This applies with equal force to college football, but I will put it here.
Clay Travis recently spoke of this and I agree. It is now more apparent than ever that coaching is the most important thing in college athletics. Everybody talks about the Jimmys and Joes, but it begins and ends with who the coach is. The coach has the ability to get the good players, and also has the ability to instill his or her winning methodology with a given program. The historically great schools like Alabama in football and UCLA and Kentucky in basketball would not be anything without great coaches. UCLA does not have a great coach now, so it sucks at basketball. Alabama and Kentucky, however, do have great coaches, so they flourish. It is the coach that matters, winning wise, far more than the players, the institution, or the fan base.
That is what frustrates me with fans who think that Mike should’ve been given an extra year. If one hire can turn you into a great, final four type basketball program — and it can — then it is critical that the trigger be pulled, especially after eight years of non greatness. The greater good needs to be considered, not the hurt feelings of a loyal soldier like Mike.
The most important thing is that Arkansas/HY took the shot. Clearly remains to be seen whether Musselman will be a great coach at the University of Arkansas. However, the shot at greatness has been taken. And it should never be forgotten that coaching is the most important aspect of winning college athletics these days.
Obviously “coaching” is most important, because the coach is ultimately 100% responsible for the final product on the court/field.
But “coaching” involves many, many aspects: recruiting, instilling culture, individual player development, implementing style of play, game management, mentoring, etc. etc. And every coach is stronger in some of these areas, weaker in others. But surely you can recognize that recruiting has proven to be the single most important aspect of coaching. When the talent gap is wide between two teams, the more talented team seems to win a vast majority of the time. Take our basketball team … would Coach K/Self have been able to “coach” us to an Final 4 appearance? How about football … would Nick have been able to “coach” us into the NCAA Playoffs. Probably not. It’s not that they aren’t considered great coaches; the talent gap would have simply been too vast to overcome. When coaches are let go because of poor on-field/court performance, I suspect you’ll find it’s because they couldn’t match “Jimmys and Joes” with the competition, not for a serious lack of the other aspects of coaching.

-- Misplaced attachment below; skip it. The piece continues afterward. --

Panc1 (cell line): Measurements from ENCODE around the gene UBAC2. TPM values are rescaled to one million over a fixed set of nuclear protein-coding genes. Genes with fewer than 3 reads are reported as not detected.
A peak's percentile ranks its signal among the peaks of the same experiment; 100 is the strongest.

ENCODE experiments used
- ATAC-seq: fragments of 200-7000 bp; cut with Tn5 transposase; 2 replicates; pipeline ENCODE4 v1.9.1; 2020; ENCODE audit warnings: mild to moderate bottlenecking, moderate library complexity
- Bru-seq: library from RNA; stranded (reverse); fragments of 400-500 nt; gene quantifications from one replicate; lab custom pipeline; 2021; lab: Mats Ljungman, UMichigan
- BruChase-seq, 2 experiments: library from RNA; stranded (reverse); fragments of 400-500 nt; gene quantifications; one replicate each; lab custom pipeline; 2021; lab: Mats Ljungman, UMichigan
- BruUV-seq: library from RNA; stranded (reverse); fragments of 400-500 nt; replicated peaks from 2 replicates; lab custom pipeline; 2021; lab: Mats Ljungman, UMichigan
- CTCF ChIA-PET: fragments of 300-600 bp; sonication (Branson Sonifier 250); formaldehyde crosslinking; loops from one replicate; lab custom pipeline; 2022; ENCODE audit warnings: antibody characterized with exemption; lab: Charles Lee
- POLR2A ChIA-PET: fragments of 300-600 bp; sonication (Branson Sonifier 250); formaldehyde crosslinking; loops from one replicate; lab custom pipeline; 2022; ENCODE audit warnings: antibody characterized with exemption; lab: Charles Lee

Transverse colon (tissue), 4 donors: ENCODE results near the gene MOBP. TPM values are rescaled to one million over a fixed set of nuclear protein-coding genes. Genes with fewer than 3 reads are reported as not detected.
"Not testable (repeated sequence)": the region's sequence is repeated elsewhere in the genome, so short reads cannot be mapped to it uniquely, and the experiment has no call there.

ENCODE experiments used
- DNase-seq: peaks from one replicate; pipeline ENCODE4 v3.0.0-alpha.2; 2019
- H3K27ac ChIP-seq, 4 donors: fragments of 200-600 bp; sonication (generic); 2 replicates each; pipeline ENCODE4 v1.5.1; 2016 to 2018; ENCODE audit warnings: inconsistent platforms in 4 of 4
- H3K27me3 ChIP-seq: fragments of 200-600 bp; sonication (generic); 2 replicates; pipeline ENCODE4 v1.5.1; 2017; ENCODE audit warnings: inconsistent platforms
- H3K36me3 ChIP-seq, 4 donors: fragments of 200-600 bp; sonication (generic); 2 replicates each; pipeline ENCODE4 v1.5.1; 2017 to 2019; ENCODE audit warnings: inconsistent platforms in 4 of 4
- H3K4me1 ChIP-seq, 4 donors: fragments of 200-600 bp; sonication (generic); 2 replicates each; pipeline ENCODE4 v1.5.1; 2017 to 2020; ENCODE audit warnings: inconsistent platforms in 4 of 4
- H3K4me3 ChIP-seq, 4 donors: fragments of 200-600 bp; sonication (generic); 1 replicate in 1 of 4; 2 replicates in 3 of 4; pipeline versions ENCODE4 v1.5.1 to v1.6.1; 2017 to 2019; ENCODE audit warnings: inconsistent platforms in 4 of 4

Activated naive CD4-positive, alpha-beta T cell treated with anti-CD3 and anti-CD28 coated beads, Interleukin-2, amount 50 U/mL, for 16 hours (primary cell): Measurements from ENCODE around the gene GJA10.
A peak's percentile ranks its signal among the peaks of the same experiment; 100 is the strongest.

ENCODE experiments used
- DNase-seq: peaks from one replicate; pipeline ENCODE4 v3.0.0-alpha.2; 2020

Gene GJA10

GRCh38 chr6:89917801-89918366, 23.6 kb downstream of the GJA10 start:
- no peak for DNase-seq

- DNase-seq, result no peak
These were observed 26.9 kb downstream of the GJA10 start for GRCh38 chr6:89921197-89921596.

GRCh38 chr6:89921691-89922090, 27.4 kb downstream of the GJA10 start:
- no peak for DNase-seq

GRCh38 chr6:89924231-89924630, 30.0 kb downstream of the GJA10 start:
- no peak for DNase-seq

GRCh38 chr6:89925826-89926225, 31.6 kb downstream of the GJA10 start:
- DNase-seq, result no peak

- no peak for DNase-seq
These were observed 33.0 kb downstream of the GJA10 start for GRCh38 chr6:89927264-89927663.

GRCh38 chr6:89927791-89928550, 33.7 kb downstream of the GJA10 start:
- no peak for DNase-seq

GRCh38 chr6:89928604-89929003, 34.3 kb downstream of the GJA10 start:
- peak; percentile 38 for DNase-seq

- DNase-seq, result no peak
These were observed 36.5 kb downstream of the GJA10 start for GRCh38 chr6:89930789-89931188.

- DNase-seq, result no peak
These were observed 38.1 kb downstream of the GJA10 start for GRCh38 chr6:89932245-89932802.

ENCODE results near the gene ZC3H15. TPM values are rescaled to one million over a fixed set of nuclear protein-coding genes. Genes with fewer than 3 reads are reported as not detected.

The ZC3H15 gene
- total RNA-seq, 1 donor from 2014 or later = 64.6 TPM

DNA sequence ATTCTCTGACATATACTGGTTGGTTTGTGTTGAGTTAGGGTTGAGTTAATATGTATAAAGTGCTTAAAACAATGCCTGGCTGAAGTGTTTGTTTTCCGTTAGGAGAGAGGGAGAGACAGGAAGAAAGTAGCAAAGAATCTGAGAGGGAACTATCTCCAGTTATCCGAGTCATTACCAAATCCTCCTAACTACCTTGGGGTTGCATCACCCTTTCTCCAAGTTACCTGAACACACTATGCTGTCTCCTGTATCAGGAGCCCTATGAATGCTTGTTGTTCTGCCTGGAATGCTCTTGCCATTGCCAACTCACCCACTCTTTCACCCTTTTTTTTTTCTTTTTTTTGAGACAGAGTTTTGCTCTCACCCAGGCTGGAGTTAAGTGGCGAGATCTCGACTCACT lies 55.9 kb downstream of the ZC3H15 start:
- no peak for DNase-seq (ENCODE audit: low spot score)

I will throw you a bone, though…
The narrower the talent gap between two programs, the more important those other coaching aspects become.
The dark side to “some” of the great coaches and coaching and their ability to recruit the best Jimmy’s and Joes’s is the under the table money used to buy recruits even if the coach doesn’t have direct involvement in that.
So add to the original OP, the best coaches are the ones that can do as you stated “honestly” with integrity.
The coach is the face of the program and is a big part of the ultimate success. But it takes the whole group–BOT, AD, fans, support staff, etc all have to be on same page and committed to winning. Any link of that chain not in place and you cannot win long term successfully. Any link not supported with total focus and you cannot win. Hard work and effort 24/7 is what separates those at top from the others–they are also compensated nearly 2 to 1 to the others for that drive to be the best.
I could not agree more, there are literally decades and dozens of programs that bear this out. 2 football cases of recent note in this era. Success at Oregon without the top notch talent under Chip Kelly, and their fall after he left. The demise of Texass with the cream of the crop under Mack Brown/Charlie Strong when Mack started losing his top assistants. Mack Brown was a great recruiter, not a great coach. He was good at hiring assistants as well. Kelly is a pretty decent recruiter, but he was a great coach at the time, he may never achieve what he once did because part of his greatness was the innovation he brought to the game at his time in Oregon. Everybody is doing it now and defending it. The Jimmy and Joes matter, but they don’t matter as much as the coaching/development.
I do agree that the head coach makes a tremendous difference in the success of the team. However, the truly great coaches excel at all aspects of coaching. Nick Saban and Dabo Sweeny are the best football coaches because they direct their top recruiting classes to perform at game time. The same for Coach K and Cal. Let them have several recruiting classes in the high 30’s and their domination will be a distant memory. A great x and o coach can beat a team that is a little better, but when the opponent has much better players, the much more talented will win most of the games. WPS